Escrow was widely used in 2020.

If there is a split signing and closing, a seller will usually require some form of security from the purchaser to ensure the deal will be closed and the purchase price will be paid once the seller satisfies all conditions to closing. On the Hungarian market mainly two instruments are used for this purpose: earnest money and escrow.

Purchase price payment protection

Under an escrow structure the purchaser is required to put the purchase price to be paid at closing into an escrow account opened in the name of the escrow agent, who will make payments out of the escrow account to the seller or other parties in accordance with the terms of the SPA and the escrow agreement. An escrow account offers the seller security against the risk of the purchaser’s inability to pay the purchase price as and when due. However, it may be unattractive from the purchaser’s perspective, as the purchaser is not able to use the escrow amount which is locked in the escrow account and bears almost zero interest. Nevertheless, escrow was the most widely used form of security in 2020 as it featured in 48% of our transactions.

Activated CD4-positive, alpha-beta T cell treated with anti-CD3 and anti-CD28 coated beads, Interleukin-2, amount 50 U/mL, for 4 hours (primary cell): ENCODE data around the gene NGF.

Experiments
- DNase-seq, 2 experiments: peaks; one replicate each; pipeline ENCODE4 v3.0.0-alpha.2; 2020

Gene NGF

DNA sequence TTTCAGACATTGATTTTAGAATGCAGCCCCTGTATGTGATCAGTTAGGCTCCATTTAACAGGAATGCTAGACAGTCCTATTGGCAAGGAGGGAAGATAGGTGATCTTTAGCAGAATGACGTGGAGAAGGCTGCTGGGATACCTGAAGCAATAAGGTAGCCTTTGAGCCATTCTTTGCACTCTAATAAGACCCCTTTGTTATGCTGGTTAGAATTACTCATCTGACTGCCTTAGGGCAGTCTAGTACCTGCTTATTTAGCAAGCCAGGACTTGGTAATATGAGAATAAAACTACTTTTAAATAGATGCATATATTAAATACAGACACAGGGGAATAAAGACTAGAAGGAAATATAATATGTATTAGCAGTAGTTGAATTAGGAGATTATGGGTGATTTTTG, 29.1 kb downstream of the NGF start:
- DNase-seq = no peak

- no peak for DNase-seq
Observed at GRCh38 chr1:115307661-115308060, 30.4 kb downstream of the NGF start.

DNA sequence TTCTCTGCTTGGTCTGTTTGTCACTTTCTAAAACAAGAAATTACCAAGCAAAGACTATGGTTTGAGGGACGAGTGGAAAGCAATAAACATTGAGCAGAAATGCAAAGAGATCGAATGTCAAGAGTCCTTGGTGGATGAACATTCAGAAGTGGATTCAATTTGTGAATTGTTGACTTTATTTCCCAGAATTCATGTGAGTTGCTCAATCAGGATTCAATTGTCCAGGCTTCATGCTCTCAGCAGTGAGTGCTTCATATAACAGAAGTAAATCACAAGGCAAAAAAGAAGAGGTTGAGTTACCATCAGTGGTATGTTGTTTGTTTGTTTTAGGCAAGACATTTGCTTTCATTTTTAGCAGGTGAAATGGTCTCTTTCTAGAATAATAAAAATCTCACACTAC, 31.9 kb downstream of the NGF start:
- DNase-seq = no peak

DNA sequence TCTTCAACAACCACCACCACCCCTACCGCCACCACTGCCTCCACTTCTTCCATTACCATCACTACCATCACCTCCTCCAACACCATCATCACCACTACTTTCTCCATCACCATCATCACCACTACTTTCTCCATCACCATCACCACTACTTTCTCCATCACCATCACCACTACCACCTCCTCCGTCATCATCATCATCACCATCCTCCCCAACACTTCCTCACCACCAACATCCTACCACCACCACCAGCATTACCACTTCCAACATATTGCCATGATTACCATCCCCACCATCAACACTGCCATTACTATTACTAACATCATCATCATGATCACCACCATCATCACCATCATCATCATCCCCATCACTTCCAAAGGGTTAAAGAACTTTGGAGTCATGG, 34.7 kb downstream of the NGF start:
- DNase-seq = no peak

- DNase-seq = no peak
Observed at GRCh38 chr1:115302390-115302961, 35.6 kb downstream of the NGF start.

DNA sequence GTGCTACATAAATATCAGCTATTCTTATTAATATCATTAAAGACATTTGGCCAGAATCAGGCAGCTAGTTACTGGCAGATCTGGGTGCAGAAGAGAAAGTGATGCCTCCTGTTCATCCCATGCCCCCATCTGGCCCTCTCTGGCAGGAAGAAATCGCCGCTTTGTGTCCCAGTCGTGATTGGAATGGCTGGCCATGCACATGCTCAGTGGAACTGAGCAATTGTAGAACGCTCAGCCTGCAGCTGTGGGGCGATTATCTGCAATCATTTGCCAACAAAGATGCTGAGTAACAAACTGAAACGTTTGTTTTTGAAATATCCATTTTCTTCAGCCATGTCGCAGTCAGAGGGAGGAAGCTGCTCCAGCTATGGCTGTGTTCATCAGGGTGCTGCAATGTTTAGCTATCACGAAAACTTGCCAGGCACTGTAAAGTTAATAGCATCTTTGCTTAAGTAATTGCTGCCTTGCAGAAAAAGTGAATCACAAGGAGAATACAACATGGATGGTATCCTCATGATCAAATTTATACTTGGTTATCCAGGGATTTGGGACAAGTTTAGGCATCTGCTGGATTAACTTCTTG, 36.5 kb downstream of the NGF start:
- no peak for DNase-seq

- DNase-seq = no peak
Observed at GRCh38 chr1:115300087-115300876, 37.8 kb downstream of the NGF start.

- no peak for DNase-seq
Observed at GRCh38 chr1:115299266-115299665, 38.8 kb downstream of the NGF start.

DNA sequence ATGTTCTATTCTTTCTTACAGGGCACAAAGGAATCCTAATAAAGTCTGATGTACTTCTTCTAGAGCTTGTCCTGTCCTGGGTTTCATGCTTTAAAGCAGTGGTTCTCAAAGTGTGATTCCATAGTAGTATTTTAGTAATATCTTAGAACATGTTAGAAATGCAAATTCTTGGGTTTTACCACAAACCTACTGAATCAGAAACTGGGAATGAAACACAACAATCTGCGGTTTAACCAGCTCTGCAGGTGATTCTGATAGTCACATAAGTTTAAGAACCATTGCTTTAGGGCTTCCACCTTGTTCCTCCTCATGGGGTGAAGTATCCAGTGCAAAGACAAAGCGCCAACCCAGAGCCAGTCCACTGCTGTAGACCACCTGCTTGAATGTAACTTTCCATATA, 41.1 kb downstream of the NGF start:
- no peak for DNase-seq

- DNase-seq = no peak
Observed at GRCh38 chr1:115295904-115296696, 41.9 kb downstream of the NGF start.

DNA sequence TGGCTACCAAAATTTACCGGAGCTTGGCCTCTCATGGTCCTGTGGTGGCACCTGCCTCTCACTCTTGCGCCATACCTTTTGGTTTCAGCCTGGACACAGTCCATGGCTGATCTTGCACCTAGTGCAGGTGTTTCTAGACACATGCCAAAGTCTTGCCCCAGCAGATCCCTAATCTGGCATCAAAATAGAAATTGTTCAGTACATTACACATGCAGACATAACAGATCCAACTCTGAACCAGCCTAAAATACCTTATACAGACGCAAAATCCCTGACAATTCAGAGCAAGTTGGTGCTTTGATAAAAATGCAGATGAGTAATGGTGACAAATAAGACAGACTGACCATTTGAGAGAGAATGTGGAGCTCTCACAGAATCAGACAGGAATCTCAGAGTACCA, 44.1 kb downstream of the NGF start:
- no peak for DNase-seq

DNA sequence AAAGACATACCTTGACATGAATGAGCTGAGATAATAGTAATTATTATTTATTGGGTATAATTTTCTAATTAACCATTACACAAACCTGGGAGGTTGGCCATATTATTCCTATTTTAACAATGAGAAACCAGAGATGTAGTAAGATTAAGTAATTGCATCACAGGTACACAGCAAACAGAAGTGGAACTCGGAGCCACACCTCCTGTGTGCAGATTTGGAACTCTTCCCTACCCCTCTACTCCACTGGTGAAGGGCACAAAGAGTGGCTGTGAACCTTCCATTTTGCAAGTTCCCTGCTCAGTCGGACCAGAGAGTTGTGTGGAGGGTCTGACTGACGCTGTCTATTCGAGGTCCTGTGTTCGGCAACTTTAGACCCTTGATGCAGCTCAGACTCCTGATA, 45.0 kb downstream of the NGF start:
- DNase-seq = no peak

Earnest money was used in 28% of the transactions we advised on. Earnest money is a portion of the purchase price, usually 10%, which is paid by the purchaser to the seller at signing to demonstrate the seller’s commitment to closing the deal. With the earnest money paid the seller is incentivised to proceed with the satisfaction of the conditions to closing, a process that sometime requires the seller to restructure certain aspects of the asset or business being sold. Under Hungarian law, if the purchaser does not close the deal after the seller satisfied all conditions to closing, the purchaser forfeits the earnest money. While if the seller backs out of the deal after the earnest money has been paid, the seller must return double the amount of the earnest money to the purchaser. In this way the earnest money also protects the purchaser from the seller weaselling out of a deal up to the point where the seller can secure a purchase price difference from a second purchaser that is higher than the earnest money received from the first purchaser.

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